If the social critic and novelist Charles Dickens had witnessed this year's U.S. political season, he might have given some Scrooge-like social criticism: Bah, humbug.
“He always had a distrust of politicians wherever they came from,” said his great-great-grandson Gerald Dickens. “He distrusted anything organized, anything official.”
The great Dickens once wrote a sketch about a local election and its 19th century negative campaigning.
“Each side would say the other guy was bloomin' awful,” the current Dickens said. “That came to my mind in the buildup to your election.”
But just as Ebenezer Scrooge eventually saw goodness all around him, Charles Dickens saw the good in America and came to love it.
“One reason Dickens loved America — and the idea of America — is that he sort of lived the American dream,” his descendant said Monday. “He came from a very difficult, humble background and became successful and a leader in his field by absolute dedication and hard work.”
This year is the 200th anniversary of Dickens' birth, the subject of much attention in Britain. Gerald Dickens, an accomplished actor from Oxford, England, this weekend is bringing Dickens and many of his memorable characters to Omaha and Council Bluffs.
Wearing a Victorian-era suit and a top hat, the latter-day Dickens portrays two dozen Dickensian characters through changes in voice, movement and posture. It helps, he said, that audiences are familiar with the stories, which allows him to focus on the atmosphere.
Gerald said he is amazed, especially as the Christmas season nears each year, at how widespread the influence of Dickens remains — even more so in America than in England.
The Omaha Community Playhouse has not only staged a musical version of Dickens' “A Christmas Carol” since the 1970s, but also sends the show around the country with professional touring troupes.
A December tradition in Omaha is Dickens in the Market, with singers in costume strolling the Old Market area.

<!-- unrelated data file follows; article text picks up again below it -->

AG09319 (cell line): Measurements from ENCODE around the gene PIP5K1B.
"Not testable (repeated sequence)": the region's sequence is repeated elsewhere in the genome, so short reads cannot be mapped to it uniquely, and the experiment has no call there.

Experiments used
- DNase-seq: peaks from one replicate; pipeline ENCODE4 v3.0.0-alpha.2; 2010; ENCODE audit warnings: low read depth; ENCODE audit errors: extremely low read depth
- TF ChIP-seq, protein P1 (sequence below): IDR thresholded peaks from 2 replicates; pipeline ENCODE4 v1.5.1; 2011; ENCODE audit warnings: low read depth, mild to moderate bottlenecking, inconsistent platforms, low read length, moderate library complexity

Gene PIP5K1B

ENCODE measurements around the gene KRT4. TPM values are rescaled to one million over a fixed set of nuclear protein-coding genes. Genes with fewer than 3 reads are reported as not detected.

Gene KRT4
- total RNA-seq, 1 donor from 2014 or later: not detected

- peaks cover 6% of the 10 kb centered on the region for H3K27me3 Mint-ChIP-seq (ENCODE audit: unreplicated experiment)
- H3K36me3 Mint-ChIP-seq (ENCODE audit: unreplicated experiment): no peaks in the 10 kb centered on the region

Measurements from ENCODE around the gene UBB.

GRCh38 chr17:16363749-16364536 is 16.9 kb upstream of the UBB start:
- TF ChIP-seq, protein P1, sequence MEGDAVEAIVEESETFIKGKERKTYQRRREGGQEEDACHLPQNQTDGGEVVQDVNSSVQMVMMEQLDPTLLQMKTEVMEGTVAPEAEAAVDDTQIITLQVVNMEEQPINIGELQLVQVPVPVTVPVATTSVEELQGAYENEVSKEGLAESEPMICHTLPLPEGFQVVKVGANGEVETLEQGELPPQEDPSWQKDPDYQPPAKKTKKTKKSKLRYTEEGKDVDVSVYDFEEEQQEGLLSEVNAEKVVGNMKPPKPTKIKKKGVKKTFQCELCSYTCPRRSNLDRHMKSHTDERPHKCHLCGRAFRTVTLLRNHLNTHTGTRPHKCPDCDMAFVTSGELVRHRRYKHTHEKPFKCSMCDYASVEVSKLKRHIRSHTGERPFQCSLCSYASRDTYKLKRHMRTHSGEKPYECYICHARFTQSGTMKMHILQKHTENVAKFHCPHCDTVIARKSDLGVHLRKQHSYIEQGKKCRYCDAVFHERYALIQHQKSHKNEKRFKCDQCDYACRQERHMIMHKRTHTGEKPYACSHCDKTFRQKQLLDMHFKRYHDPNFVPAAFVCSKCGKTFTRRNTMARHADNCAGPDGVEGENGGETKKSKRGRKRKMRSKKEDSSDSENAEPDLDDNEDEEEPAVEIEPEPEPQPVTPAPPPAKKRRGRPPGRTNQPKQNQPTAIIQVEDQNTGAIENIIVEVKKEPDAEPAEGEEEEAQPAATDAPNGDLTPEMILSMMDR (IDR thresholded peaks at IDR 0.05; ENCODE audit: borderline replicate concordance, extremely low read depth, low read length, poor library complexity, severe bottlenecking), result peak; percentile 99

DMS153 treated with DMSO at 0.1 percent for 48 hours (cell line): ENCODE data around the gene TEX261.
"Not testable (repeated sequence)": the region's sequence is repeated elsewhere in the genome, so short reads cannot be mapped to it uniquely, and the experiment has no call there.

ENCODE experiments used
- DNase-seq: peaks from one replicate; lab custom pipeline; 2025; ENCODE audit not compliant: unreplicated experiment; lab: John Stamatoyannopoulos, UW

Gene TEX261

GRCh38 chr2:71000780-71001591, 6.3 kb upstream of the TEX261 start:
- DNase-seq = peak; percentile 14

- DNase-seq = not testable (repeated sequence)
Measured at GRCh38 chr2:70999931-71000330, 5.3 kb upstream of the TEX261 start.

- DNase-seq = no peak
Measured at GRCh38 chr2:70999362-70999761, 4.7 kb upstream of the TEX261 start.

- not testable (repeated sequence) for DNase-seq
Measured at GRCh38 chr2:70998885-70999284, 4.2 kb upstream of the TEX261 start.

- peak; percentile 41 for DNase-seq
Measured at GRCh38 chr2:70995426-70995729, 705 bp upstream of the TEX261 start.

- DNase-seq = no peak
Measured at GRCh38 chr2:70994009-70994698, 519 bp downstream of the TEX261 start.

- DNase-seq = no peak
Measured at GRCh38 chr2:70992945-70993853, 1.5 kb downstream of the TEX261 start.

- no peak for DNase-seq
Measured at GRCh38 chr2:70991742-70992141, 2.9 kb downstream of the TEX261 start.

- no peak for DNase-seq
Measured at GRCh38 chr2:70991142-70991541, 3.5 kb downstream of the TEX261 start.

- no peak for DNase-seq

Gerald Dickens will perform “A Chance Encounter with Mr. Dickens” Friday afternoon at the Field Club, 36th Street and Woolworth Avenue, and then “A Christmas Carol” at a dinner there Friday evening.
Both of those events are sponsored by the Douglas County Historical Society, as are “Carol” at 1 p.m. Saturday at the Field Club; and “The Complete Works of Dickens” Saturday evening at the General Crook House at Fort Omaha. (For tickets, go to www.douglascohistory.org.)
On Sunday at 2 p.m. and 7 p.m., Dickens will perform “Carol” at Iowa Western Community College in Council Bluffs, sponsored by the Historic General Dodge House (www.dodgehouse.org).
Growing up in England, Gerald Rhoderick Charles Dickens — it's a family tradition to include “Charles” in male names — didn't read Dickens, thinking the prose was long-winded and the language was strange.
In 1993, for the 150th anniversary of “A Christmas Carol,” he was asked to do a reading for a local charity. That led to a fascination with his famous ancestor and the production of one-man shows.
He has performed in large theaters and stately homes, on cruise ships, at workshops and in schools and universities. He is now on an American tour.
The original Dickens toured America giving theatrical readings and was a huge draw.
“He was a very modern sort of person and celebrity,” Gerald said. “He certainly wasn't one of those artists whose fame came only after his death. He was a No. 1 top dog.”
The secular celebration of the joy of Christmas was coming into vogue around the time he wrote “A Christmas Carol,” and that novella helped popularize the holiday beyond its religious significance.
Dickens himself was a bit of a Scrooge, very demanding of his 10 children. Some of them, Gerald said, “found it difficult living in his shadow.”
Only two of the 10 left surviving families, but about 300 Dickens descendants gathered in February for his birthday.
In airports and elsewhere, people recognize the name Dickens and ask if Gerald is related. But so far, he said, it hasn't netted him an airline seat upgrade.
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